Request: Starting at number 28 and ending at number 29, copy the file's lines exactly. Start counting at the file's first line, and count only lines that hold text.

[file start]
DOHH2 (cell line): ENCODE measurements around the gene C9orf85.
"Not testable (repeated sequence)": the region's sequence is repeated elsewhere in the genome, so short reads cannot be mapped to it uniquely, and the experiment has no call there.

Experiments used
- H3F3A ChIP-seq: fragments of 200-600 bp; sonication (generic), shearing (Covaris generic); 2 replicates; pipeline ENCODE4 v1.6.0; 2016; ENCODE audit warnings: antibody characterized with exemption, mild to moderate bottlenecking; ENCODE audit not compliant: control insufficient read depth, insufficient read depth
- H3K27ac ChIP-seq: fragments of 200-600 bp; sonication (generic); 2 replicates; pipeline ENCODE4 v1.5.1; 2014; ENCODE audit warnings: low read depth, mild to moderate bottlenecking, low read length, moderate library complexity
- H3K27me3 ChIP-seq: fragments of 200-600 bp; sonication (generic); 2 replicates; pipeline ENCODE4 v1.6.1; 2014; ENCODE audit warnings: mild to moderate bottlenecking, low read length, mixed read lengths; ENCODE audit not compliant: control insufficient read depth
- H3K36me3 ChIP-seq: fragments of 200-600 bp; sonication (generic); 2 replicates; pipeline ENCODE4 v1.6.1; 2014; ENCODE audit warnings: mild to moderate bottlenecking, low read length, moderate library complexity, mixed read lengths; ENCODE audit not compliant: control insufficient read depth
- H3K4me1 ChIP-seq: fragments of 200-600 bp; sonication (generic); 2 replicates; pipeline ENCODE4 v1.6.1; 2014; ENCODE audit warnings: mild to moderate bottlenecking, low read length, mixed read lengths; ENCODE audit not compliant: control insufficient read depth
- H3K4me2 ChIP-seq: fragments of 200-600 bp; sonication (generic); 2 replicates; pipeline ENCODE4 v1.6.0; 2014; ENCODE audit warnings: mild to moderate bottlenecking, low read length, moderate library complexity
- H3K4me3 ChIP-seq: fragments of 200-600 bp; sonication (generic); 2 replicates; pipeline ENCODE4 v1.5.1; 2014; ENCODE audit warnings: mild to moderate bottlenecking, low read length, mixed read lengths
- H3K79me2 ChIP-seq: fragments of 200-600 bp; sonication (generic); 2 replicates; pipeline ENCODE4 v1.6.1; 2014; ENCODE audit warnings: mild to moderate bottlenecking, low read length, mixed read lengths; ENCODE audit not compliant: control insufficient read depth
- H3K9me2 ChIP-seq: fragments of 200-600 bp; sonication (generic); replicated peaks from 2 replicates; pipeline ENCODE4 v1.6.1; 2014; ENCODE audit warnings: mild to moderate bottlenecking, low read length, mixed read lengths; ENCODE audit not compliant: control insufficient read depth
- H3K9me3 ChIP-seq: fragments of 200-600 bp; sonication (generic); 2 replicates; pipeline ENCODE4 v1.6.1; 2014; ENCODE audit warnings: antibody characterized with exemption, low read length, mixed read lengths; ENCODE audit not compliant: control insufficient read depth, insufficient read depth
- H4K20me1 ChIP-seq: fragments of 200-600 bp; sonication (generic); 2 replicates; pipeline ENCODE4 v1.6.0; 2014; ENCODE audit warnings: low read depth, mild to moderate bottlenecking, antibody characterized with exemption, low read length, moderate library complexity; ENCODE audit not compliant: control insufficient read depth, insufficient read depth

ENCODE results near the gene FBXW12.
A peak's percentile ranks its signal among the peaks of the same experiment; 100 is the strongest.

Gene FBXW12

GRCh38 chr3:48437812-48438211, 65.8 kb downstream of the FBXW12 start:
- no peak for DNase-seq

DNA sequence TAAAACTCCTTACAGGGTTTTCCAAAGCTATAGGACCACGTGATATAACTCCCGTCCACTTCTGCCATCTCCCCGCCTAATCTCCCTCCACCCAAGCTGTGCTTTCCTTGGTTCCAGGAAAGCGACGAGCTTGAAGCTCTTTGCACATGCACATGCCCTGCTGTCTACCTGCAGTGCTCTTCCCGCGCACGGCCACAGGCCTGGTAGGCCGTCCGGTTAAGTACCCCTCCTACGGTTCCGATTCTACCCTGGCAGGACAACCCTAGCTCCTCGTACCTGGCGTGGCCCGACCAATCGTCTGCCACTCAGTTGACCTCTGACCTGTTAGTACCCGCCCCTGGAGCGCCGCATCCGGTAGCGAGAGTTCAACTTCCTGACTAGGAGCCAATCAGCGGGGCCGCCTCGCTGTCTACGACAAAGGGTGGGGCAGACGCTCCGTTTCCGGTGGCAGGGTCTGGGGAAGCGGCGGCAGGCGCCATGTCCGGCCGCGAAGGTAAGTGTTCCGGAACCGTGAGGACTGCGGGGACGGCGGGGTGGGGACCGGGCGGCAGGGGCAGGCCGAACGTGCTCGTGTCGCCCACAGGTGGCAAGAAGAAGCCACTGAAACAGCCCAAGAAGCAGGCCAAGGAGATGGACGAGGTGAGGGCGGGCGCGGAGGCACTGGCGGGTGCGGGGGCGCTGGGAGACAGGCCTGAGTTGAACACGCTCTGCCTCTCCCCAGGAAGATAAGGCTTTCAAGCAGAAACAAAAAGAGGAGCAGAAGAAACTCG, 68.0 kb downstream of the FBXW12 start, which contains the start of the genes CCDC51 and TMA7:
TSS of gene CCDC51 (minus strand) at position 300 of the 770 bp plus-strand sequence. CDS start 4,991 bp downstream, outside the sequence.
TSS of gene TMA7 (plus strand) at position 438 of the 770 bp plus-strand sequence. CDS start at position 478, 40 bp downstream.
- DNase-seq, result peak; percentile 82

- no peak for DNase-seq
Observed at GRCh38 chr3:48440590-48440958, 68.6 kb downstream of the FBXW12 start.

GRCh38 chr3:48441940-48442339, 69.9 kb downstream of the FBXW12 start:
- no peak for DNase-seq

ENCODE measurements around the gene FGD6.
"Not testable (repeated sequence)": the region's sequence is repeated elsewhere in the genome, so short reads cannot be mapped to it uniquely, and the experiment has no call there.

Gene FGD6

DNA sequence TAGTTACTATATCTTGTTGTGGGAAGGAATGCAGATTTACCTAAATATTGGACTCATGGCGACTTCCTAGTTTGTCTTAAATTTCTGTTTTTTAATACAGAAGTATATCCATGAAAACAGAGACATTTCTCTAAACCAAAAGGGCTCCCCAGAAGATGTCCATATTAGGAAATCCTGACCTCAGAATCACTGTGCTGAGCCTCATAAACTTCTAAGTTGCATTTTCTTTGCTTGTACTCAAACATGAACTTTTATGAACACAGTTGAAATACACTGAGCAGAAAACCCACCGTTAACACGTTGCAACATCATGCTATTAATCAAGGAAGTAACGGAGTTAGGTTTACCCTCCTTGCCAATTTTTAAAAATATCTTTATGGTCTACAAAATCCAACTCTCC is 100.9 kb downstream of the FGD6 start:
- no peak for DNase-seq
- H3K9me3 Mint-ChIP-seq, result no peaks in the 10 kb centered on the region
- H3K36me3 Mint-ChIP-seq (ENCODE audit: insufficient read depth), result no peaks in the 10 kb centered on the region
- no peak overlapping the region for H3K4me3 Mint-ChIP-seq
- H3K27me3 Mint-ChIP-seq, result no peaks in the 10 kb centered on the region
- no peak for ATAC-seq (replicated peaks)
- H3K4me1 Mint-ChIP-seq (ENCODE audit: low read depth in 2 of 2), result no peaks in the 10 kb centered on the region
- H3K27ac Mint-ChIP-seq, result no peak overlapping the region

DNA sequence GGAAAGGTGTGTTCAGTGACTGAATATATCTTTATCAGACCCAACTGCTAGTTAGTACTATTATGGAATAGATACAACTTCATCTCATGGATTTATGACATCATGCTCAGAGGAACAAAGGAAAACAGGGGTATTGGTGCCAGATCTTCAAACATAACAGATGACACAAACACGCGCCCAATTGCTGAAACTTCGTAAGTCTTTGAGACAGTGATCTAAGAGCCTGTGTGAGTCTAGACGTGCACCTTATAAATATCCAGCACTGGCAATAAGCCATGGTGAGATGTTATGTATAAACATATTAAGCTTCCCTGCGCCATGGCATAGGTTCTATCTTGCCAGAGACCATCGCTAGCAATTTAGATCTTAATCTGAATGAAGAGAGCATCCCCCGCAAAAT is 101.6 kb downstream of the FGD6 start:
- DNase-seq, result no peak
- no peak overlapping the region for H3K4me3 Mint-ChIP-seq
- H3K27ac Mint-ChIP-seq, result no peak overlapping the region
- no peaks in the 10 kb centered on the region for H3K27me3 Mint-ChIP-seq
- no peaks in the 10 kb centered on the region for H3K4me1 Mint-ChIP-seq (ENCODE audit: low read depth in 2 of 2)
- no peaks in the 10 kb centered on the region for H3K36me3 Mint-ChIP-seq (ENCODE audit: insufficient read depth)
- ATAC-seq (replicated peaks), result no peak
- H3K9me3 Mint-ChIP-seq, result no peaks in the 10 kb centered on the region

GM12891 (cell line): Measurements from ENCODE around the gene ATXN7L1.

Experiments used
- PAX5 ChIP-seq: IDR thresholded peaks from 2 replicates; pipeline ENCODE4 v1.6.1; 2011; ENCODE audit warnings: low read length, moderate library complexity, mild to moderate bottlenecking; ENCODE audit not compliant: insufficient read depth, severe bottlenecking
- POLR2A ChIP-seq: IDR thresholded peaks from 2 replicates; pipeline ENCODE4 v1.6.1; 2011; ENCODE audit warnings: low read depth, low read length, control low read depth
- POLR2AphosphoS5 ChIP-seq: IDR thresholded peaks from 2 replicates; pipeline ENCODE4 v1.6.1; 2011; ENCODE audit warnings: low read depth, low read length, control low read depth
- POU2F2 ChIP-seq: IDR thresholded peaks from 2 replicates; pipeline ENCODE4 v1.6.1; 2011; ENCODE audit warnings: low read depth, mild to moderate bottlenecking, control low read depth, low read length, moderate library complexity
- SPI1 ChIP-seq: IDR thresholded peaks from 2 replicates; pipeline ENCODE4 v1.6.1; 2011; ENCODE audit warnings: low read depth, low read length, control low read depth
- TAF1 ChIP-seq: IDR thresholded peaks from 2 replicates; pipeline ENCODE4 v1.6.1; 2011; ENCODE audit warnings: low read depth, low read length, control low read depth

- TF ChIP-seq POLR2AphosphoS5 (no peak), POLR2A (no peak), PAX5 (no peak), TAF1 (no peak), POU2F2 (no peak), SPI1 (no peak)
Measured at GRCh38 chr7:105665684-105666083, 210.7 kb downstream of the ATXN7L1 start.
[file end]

ENCODE measurements around the gene FGD6.
"Not testable (repeated sequence)": the region's sequence is repeated elsewhere in the genome, so short reads cannot be mapped to it uniquely, and the experiment has no call there.